Measures of Portfolio Performance

Mastering Measures of Portfolio Performance | CFA Level I Portfolio Management

In this lesson, we’ll explore four common approaches to measure the performance of a portfolio.

Four Quadrants of Portfolio Performance Measures

We can divide the four measures we’ll learn into four quadrants, based on total risk or systematic risk only, and based on risk-free rate adjustment or market risk adjustment. These measures are best illustrated with the Capital Market Line (CML) and Security Market Line (SML).

Sharpe Ratio

The Sharpe Ratio is a risk-free rate adjusted measure, based on total risk. It’s calculated as the portfolio return minus the risk-free rate, divided by the portfolio’s standard deviation.

Sharpe Ratio = (Portfolio ReturnRisk-free Rate) / Portfolio Standard Deviation

M2 Measure

The M2 Measure is a market risk adjusted measure, based on total risk. It’s calculated by subtracting the return of the market portfolio above the risk-free rate from the excess return of the portfolio (Sharpe Ratio times the market standard deviation).

Treynor Measure

The Treynor Measure is the equivalent of the Sharpe Ratio but based on systematic risk. The returns are measured per unit of systematic risk. In this case, we replace the portfolio standard deviation with the portfolio beta.

Jensen’s Alpha

Jensen’s Alpha is a market risk adjusted measure based on systematic risk. It measures the excess return of a portfolio based on its beta. The Jensen’s Alpha is calculated as the portfolio’s actual return minus its expected return.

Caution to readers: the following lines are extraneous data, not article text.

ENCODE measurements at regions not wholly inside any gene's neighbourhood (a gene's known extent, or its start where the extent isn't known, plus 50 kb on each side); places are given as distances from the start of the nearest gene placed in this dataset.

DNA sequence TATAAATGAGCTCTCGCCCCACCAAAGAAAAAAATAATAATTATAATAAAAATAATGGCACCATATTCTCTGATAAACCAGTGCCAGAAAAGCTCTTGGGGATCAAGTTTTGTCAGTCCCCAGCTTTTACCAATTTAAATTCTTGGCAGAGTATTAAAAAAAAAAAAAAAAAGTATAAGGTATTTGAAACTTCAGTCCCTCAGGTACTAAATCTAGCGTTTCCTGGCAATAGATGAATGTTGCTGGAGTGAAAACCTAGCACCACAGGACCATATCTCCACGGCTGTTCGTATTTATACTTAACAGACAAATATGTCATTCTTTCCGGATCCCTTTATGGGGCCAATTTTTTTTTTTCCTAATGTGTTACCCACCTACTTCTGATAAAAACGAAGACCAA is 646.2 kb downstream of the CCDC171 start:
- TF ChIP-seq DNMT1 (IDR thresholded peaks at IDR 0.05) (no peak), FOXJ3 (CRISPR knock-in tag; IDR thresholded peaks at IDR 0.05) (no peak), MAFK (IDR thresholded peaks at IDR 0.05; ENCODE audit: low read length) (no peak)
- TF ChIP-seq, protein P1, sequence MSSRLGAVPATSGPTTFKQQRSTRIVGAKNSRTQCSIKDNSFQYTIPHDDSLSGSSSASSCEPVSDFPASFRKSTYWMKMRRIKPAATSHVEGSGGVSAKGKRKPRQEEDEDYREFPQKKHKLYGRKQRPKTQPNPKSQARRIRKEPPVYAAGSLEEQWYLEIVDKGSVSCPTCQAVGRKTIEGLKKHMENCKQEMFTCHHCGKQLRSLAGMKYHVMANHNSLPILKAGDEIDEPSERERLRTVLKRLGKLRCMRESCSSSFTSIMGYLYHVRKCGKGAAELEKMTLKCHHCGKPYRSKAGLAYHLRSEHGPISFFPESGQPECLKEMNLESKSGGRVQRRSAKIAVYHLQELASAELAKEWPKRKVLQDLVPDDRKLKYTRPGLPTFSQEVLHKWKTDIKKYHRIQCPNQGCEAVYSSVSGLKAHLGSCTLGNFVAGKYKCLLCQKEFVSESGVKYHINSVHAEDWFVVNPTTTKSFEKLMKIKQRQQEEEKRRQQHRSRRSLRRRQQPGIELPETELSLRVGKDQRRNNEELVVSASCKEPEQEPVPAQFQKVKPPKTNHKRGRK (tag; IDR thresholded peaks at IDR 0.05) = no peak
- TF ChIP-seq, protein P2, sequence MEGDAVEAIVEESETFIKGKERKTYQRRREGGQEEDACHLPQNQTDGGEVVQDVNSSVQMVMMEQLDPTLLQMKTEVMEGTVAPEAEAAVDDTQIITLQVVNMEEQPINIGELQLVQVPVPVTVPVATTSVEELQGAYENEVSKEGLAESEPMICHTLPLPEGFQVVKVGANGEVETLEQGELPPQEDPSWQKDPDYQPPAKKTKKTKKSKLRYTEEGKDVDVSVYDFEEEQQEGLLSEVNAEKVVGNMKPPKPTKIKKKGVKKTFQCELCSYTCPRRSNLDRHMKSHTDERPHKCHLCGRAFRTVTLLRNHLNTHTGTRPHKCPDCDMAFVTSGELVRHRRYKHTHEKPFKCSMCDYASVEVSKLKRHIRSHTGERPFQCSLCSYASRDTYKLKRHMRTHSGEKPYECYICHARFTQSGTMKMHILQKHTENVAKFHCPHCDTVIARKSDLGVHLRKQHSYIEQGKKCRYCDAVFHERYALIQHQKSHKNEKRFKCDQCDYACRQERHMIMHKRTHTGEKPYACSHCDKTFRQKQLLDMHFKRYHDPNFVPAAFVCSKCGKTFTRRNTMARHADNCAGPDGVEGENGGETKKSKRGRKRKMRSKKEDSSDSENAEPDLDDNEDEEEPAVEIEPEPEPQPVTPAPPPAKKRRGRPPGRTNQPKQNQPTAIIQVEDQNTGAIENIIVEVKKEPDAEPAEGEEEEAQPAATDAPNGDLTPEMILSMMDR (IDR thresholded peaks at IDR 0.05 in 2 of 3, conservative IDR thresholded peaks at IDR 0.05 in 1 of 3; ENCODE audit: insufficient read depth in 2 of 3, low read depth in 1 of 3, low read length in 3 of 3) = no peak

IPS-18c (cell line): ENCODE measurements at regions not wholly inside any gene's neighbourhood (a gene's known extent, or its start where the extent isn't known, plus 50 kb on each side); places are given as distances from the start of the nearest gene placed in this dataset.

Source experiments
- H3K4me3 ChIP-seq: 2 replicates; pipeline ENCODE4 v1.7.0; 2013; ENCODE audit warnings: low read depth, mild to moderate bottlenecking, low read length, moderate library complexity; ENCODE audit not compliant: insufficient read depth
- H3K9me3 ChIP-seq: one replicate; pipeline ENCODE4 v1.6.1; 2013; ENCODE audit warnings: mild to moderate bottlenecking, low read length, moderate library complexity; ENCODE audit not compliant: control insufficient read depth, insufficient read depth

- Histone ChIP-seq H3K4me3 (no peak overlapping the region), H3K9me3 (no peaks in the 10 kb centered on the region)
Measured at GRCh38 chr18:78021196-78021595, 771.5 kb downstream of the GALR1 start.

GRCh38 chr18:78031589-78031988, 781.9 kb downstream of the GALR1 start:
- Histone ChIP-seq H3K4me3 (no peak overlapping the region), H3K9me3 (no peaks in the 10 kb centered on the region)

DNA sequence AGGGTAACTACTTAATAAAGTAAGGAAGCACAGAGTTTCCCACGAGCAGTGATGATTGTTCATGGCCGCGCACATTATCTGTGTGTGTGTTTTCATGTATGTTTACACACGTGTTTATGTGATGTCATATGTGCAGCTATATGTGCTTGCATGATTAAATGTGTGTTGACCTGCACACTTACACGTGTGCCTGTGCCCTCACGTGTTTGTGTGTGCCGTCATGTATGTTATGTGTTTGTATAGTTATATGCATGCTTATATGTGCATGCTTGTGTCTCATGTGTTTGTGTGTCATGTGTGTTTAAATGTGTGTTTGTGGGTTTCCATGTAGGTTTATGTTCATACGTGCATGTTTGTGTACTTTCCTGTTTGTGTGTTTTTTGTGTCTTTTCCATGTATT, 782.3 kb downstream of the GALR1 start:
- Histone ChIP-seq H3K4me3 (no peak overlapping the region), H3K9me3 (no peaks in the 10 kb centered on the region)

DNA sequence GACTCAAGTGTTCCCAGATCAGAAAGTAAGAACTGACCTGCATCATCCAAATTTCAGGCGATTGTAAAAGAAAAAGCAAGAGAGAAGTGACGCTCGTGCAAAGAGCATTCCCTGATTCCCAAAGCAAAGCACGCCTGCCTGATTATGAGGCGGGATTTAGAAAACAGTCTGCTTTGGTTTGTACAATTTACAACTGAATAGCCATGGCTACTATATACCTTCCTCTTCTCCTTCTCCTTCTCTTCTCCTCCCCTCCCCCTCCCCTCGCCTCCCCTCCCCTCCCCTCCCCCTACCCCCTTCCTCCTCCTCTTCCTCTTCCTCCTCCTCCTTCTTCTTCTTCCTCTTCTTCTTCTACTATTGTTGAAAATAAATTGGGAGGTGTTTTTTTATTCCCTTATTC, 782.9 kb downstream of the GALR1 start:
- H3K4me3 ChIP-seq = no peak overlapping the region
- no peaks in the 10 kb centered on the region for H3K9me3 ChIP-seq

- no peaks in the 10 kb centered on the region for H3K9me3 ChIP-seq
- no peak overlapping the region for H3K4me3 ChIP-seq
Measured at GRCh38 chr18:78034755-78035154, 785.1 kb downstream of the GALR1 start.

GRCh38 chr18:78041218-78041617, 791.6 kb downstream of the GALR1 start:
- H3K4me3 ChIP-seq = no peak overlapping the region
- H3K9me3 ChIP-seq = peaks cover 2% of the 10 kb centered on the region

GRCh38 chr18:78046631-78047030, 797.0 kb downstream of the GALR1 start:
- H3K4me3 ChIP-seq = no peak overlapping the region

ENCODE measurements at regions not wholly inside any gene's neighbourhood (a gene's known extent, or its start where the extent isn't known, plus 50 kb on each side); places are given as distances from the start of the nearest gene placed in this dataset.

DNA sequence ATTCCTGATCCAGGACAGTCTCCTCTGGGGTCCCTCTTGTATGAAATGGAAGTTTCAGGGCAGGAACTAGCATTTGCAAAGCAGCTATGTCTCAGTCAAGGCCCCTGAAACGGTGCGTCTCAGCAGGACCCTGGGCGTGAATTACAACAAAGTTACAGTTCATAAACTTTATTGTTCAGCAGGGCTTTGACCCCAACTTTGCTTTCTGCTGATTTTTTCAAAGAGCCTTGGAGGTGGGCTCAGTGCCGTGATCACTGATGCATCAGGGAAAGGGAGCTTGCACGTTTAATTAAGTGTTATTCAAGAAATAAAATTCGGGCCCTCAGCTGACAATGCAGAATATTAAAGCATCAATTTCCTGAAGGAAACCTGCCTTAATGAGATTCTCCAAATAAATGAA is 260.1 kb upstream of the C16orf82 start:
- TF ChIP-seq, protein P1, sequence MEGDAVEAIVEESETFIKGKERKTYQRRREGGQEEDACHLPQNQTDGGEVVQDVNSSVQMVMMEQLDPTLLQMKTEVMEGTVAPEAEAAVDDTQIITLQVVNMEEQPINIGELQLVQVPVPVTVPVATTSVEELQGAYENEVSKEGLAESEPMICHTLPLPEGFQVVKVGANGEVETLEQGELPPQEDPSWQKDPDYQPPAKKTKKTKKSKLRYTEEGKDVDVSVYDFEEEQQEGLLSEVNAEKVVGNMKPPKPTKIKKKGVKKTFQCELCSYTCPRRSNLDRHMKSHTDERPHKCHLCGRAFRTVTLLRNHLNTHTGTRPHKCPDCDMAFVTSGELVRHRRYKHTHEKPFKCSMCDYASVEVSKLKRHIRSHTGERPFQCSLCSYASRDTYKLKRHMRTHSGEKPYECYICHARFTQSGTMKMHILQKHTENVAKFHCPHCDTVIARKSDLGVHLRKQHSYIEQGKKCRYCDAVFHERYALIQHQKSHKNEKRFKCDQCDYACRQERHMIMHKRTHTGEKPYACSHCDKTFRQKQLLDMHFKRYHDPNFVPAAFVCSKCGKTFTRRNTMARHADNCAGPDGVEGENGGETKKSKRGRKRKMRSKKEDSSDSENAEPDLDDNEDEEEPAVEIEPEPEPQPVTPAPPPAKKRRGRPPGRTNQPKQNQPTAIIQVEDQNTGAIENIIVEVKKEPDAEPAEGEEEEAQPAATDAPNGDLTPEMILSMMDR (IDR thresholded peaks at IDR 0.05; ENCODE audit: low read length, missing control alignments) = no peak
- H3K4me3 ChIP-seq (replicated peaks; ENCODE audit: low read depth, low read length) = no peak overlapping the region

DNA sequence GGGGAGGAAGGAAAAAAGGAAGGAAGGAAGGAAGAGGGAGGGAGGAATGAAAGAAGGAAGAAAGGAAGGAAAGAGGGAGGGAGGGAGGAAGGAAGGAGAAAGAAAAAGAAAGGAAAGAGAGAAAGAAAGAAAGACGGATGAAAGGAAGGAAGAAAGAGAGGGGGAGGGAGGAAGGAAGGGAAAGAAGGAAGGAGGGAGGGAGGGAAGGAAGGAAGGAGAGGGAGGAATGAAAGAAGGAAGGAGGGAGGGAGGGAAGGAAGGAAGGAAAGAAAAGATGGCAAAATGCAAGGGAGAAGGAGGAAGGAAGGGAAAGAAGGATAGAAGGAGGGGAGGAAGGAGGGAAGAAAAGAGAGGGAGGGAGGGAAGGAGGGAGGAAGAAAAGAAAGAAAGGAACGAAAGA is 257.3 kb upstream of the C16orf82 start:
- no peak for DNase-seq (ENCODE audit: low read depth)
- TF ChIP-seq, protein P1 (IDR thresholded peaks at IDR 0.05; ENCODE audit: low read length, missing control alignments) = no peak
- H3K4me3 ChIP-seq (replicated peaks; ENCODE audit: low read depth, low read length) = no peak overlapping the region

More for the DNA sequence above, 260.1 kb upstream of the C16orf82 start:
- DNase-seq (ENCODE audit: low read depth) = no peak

Choosing the Appropriate Measure

Now that we’ve learned the four measures, how do we determine which measure is more appropriate based on the circumstances? In essence, the choice depends on the type of risk that is the more appropriate benchmark for the investor.

Whether risk adjustment should be based on total risk or systematic risk depends on who the investor is. If the investor only owns this particular portfolio, they are exposed to both the systematic and unsystematic risk of the portfolio. This investor should use the Sharpe Ratio and M-Squared Measure to evaluate the portfolio, as these measures are based on total risk.

On the other hand, if this portfolio is just one of the many portfolios that the investor has, the unsystematic risk of the portfolio will be of little significance to the investor if the portfolios are well-diversified from each other. In this case, the investor should use the Treynor Measure and Jensen’s Alpha to evaluate the portfolio, as these measures are based on systematic risk.


And there you have it! We’ve covered the four key measures of portfolio performance: Sharpe Ratio, M-Squared Measure, Treynor Measure, and Jensen’s Alpha. We’ve also discussed how to determine the appropriate measure based on the circumstances.

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